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A moonshot for obesity: New molecules, inspired by space shuttles, advance

Inspired by the design of space shuttles, Penn Engineering researchers have invented a new way to synthesize a key component of lipid nanoparticles (LNPs), the revolutionary delivery vehicle for mRNA treatments including the Pfizer-BioNTech and Moderna COVID-19 vaccines, simplifying the manufacture of LNPs while boosting their efficacy at delivering mRNA to cells for medicinal purposes. 

Inspired by the design of space shuttles, Penn Engineering researchers have invented a new way to synthesize a key component of lipid nanoparticles (LNPs), the revolutionary delivery vehicle for mRNA treatments including the Pfizer-BioNTech and Moderna COVID-19 vaccines, simplifying the manufacture of LNPs while boosting their efficacy at delivering mRNA to cells for medicinal purposes. 

In a paper in Nature Communications, Michael J. Mitchell, Associate Professor in the Department of Bioengineering, describes a new way to synthesize ionizable lipidoids, key chemical components of LNPs that help protect and deliver medicinal payloads. For this paper, Mitchell and his coauthors tested delivery of an mRNA drug for treating obesity and gene-editing tools for treating genetic disease. 

Previous experiments have shown that lipidoids with branched tails perform better at delivering mRNA to cells, but the methods for creating these molecules are time- and cost-intensive. “We offer a novel construction strategy for rapid and cost-efficient synthesis of these lipidoids,” says Xuexiang Han, a postdoctoral student in the Mitchell Lab and the paper’s co-first author.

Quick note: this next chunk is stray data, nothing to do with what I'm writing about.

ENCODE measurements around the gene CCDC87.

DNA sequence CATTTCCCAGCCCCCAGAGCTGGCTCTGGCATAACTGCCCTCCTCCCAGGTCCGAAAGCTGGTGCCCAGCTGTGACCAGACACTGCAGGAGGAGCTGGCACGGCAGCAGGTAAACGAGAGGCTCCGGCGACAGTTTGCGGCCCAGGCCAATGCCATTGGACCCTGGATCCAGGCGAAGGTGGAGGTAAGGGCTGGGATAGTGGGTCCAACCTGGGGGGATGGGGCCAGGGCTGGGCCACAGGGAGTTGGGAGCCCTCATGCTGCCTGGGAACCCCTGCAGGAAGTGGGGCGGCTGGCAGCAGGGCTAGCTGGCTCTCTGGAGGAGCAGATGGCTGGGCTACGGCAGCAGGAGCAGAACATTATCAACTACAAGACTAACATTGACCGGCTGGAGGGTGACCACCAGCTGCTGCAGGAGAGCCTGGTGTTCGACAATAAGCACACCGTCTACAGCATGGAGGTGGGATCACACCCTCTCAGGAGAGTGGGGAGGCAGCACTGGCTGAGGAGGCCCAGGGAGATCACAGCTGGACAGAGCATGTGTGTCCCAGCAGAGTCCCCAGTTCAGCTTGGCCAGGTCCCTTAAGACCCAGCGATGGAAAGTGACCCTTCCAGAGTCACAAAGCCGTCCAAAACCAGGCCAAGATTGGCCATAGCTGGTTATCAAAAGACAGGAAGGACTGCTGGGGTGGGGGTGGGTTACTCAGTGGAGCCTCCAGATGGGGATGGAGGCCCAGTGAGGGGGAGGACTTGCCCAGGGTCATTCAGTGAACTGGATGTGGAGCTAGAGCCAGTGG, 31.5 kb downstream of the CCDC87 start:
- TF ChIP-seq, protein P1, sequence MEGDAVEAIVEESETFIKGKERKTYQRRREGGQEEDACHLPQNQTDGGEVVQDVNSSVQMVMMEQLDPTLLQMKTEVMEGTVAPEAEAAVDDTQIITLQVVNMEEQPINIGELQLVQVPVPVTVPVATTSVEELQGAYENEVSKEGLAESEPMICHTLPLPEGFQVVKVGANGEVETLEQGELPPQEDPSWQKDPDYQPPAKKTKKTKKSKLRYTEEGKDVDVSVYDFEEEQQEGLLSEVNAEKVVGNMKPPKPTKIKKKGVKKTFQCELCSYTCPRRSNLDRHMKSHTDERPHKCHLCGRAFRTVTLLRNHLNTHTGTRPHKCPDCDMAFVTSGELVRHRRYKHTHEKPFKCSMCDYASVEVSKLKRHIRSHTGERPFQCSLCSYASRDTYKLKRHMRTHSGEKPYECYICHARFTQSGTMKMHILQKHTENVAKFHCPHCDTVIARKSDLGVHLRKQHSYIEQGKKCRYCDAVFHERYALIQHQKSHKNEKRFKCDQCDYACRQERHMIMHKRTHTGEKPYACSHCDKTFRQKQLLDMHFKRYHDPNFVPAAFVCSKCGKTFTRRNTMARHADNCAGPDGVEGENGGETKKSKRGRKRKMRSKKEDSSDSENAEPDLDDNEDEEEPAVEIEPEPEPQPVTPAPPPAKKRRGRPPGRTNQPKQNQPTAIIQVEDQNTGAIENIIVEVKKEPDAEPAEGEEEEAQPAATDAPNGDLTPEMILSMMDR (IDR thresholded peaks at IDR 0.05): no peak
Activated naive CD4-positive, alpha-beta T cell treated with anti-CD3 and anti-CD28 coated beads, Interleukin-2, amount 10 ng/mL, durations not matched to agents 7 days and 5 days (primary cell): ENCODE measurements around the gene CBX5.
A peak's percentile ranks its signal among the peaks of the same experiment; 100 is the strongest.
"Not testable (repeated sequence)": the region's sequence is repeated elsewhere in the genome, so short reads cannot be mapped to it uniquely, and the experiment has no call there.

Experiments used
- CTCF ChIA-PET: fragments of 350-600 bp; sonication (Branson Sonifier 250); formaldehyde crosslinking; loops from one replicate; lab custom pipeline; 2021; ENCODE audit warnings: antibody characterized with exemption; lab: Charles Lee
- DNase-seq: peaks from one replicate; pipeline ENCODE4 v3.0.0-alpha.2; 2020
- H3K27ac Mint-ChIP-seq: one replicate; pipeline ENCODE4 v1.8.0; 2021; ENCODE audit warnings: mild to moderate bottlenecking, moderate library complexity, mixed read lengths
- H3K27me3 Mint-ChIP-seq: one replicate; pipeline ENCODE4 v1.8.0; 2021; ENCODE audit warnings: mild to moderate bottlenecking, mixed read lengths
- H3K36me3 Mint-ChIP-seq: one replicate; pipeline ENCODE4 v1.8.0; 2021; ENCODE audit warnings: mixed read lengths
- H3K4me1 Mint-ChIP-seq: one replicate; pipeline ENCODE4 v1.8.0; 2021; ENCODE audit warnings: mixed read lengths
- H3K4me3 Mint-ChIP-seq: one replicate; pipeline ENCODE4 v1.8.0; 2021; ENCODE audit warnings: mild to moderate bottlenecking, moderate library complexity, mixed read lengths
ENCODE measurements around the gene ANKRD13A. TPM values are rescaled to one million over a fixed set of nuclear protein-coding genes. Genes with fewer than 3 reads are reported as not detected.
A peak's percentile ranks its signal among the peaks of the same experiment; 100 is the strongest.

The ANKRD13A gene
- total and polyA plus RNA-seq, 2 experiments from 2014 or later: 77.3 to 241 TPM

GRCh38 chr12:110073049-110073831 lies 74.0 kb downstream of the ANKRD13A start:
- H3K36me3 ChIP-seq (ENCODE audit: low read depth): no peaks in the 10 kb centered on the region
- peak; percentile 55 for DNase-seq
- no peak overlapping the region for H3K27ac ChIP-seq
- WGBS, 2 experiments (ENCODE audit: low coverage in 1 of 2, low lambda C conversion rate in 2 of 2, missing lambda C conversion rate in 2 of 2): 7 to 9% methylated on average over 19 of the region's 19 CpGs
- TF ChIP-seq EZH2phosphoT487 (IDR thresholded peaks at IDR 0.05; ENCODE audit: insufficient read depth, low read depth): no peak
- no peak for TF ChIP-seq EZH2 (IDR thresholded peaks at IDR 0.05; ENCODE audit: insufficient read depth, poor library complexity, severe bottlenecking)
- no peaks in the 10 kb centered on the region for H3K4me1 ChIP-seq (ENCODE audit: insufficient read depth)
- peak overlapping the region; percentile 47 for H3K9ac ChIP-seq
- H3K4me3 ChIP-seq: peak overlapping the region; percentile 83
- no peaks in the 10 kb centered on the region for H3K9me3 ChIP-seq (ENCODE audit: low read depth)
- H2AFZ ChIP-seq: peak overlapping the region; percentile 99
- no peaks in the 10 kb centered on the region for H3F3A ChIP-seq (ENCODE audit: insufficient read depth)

The method involves combining three chemicals: an amine “head”, two alkyl epoxide “tails” and, finally, two acyl chloride “branched tails.” The completed lipidoid’s resemblance to a space shuttle strapped to two booster rockets is not coincidental: in college, recalls Han, a documentary about the space shuttle left him impressed with the design of solid rocket boosters that enabled the shuttle to enter orbit. “I figured that we could append two branch tails as ‘boosters’ into the lipidoid to promote the delivery of mRNA,” says Han. 

Indeed, the addition of the branched tails led to a striking increase in the ability of LNPs equipped with the new lipidoid to deliver mRNA to target cells, much like a rocket whose boosters allow it to more easily penetrate the atmosphere. “We saw a dramatic increase of a hormone that regulates metabolism to target cells after delivering mRNA using these lipidoids, which is really exciting when you consider it as a way to treat obesity,” says Mitchell. 

This study was conducted at the University of Pennsylvania School of Engineering and Applied Science and supported by the National Institutes of Health (Award DP2 TR002776); Burroughs Wellcome Fund Career Award at the Scientific Interface; National Science Foundation CAREER Award (CBET-2145491) and the American Cancer Society (Grant RSG-22-122-01-ET).

Other co-authors include Junchao Xu, Lulu Xue, Ningqiang Gong and Rohan Palanki from Penn Engineering; Mohamad-Gabriel Alameh, Rakan El-Mayta, Claude C. Warzecha, James M. Wilson and Drew Weissman in the Perelman School of Medicine at Penn; Gan Zhao and Andrew E. Vaughan from Penn Vet; and Ying Xu of Case Western Reserve University.